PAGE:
Because Social Security income is so important to current retirees, and is expected to be relied on heavily by baby boomers, getting as much out of the program as possible is priority No. 1 for most seniors. This means the usual factors apply if you want to maximize what you'll receive each month. This includes working a minimum of 35 years, earning as much as you can in the years you do work, and waiting as long as is financially feasible to claim benefits.
However, there's another important factor that helps dictate Social Security benefits that is beyond our control: the national inflation rate.
The importance of annual cost-of-living adjustments
Social Security beneficiaries usually receive a cost-of-living adjustment, or COLA, every year, which is designed to closely mirror the inflation rate in the United States. The specific tether for Social Security's COLA is the Consumer Price Index for Urban Wage Earners and Clerical Workers (CPI-W). The average reading of the CPI-W from the third quarter (July through September) of the previous year serves as the baseline reading, while the average reading from the third quarter of the current year acts as the comparison. If the predetermined basket of goods and services that's measured by the CPI-W rises from one year to the next, beneficiaries receive a commensurate percentage raise, rounded to the nearest 0.1%. In the case where the CPI-W falls year over year, as happened in 2009, 2010, and 2015, benefits remain static from one year to the next. Social Security benefits aren't reduced if the U.S. experiences deflation.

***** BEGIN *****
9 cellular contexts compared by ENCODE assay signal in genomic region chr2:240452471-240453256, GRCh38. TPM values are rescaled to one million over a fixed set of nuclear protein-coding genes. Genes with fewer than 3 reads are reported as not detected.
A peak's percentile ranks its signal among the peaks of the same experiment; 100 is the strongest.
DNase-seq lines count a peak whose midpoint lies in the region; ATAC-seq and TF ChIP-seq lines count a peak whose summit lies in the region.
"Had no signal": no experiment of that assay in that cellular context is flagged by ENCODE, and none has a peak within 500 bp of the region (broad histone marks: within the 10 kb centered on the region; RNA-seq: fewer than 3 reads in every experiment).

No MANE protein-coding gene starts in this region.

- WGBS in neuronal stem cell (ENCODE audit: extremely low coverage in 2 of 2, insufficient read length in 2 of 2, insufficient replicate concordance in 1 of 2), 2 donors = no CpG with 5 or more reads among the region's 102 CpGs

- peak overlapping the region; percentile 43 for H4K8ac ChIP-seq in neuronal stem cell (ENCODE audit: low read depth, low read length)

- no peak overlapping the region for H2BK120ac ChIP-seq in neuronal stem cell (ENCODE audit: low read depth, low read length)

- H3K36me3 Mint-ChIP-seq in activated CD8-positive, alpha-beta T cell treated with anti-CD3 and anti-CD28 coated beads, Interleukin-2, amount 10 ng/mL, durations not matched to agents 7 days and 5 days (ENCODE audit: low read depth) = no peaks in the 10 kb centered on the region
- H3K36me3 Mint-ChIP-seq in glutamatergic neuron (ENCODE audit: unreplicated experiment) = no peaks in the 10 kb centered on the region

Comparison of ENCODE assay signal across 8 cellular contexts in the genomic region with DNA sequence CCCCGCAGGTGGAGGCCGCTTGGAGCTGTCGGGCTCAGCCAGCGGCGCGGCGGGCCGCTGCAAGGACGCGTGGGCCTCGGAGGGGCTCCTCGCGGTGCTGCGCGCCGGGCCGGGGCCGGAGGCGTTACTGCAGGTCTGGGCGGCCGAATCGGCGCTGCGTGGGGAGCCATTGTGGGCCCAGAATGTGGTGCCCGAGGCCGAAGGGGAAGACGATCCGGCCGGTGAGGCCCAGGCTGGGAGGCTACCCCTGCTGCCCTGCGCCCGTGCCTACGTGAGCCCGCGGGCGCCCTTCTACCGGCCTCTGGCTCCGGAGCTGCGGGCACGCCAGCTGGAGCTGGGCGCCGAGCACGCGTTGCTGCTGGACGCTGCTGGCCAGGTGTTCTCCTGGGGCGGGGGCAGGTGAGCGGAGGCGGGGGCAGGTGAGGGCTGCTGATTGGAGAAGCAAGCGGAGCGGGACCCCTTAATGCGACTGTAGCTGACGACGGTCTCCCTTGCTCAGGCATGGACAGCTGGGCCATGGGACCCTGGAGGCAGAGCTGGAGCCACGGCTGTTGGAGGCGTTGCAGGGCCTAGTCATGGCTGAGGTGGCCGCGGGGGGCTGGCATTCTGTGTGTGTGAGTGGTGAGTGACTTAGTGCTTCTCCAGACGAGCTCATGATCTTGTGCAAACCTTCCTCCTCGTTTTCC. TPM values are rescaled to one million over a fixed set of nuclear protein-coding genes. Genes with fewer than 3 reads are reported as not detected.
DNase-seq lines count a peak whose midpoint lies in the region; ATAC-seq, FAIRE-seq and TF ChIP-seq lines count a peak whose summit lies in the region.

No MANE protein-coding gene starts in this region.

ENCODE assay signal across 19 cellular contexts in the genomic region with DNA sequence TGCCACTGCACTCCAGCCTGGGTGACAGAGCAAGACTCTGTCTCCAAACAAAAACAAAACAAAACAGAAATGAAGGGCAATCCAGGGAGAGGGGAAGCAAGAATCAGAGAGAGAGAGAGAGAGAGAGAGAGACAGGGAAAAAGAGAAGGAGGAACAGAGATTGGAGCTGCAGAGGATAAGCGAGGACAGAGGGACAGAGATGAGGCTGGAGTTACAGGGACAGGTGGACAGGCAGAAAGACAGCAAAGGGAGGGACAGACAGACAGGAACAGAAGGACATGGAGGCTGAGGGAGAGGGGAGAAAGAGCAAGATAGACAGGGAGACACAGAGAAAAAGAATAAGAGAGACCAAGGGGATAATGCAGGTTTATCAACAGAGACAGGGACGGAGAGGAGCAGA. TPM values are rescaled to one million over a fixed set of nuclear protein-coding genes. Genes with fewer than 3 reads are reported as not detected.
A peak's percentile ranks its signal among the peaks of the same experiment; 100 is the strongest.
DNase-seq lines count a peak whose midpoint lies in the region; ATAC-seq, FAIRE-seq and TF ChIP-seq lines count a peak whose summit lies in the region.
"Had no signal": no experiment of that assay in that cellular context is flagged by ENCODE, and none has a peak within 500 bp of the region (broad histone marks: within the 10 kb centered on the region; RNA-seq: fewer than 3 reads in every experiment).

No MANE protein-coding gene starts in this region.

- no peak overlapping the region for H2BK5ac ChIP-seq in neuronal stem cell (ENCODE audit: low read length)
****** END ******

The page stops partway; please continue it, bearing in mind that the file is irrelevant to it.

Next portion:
Recently, the CPI-W has been on the decline, having fallen from an annualized rate of north of 2% early in the year to 1.6%, according to data released by the Bureau of Labor Statistics in August for the month of July. This suggested that while a raise was expected in 2018 for Social Security beneficiaries, it would be smaller than initially expected, which is something that retirees have unfortunately been accustomed to over the past decade.